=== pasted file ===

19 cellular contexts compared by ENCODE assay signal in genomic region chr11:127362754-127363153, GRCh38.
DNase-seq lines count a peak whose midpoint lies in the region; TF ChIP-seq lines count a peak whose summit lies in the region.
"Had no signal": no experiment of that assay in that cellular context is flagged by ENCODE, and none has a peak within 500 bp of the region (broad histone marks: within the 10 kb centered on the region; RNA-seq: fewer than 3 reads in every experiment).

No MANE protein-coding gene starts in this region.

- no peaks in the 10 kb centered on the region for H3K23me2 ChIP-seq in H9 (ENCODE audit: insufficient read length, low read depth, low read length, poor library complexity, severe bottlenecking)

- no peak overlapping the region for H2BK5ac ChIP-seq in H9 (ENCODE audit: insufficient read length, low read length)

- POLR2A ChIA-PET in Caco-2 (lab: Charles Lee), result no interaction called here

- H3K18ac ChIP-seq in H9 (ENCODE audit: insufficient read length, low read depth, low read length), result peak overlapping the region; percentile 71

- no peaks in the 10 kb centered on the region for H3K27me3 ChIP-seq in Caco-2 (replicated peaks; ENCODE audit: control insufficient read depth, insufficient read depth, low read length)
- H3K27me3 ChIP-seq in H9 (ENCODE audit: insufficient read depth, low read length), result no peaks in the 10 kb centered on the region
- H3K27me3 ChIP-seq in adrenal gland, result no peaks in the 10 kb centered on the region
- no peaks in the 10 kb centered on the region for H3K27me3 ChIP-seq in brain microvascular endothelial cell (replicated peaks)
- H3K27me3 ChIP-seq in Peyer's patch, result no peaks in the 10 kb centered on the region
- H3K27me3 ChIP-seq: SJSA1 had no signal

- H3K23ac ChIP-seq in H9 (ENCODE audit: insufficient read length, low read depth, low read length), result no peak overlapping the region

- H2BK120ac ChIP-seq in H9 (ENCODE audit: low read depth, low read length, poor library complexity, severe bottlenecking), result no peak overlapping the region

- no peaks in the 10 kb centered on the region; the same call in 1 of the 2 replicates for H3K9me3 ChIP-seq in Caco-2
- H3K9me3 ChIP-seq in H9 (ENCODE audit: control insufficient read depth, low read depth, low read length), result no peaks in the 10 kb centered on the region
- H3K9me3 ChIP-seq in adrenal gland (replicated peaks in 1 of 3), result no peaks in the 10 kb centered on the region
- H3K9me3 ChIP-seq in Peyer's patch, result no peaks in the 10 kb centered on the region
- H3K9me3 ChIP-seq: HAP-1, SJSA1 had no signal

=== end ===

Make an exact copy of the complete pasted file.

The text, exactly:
19 cellular contexts compared by ENCODE assay signal in genomic region chr11:127362754-127363153, GRCh38.
DNase-seq lines count a peak whose midpoint lies in the region; TF ChIP-seq lines count a peak whose summit lies in the region.
"Had no signal": no experiment of that assay in that cellular context is flagged by ENCODE, and none has a peak within 500 bp of the region (broad histone marks: within the 10 kb centered on the region; RNA-seq: fewer than 3 reads in every experiment).

No MANE protein-coding gene starts in this region.

- no peaks in the 10 kb centered on the region for H3K23me2 ChIP-seq in H9 (ENCODE audit: insufficient read length, low read depth, low read length, poor library complexity, severe bottlenecking)

- no peak overlapping the region for H2BK5ac ChIP-seq in H9 (ENCODE audit: insufficient read length, low read length)

- POLR2A ChIA-PET in Caco-2 (lab: Charles Lee), result no interaction called here

- H3K18ac ChIP-seq in H9 (ENCODE audit: insufficient read length, low read depth, low read length), result peak overlapping the region; percentile 71

- no peaks in the 10 kb centered on the region for H3K27me3 ChIP-seq in Caco-2 (replicated peaks; ENCODE audit: control insufficient read depth, insufficient read depth, low read length)
- H3K27me3 ChIP-seq in H9 (ENCODE audit: insufficient read depth, low read length), result no peaks in the 10 kb centered on the region
- H3K27me3 ChIP-seq in adrenal gland, result no peaks in the 10 kb centered on the region
- no peaks in the 10 kb centered on the region for H3K27me3 ChIP-seq in brain microvascular endothelial cell (replicated peaks)
- H3K27me3 ChIP-seq in Peyer's patch, result no peaks in the 10 kb centered on the region
- H3K27me3 ChIP-seq: SJSA1 had no signal

- H3K23ac ChIP-seq in H9 (ENCODE audit: insufficient read length, low read depth, low read length), result no peak overlapping the region

- H2BK120ac ChIP-seq in H9 (ENCODE audit: low read depth, low read length, poor library complexity, severe bottlenecking), result no peak overlapping the region

- no peaks in the 10 kb centered on the region; the same call in 1 of the 2 replicates for H3K9me3 ChIP-seq in Caco-2
- H3K9me3 ChIP-seq in H9 (ENCODE audit: control insufficient read depth, low read depth, low read length), result no peaks in the 10 kb centered on the region
- H3K9me3 ChIP-seq in adrenal gland (replicated peaks in 1 of 3), result no peaks in the 10 kb centered on the region
- H3K9me3 ChIP-seq in Peyer's patch, result no peaks in the 10 kb centered on the region
- H3K9me3 ChIP-seq: HAP-1, SJSA1 had no signal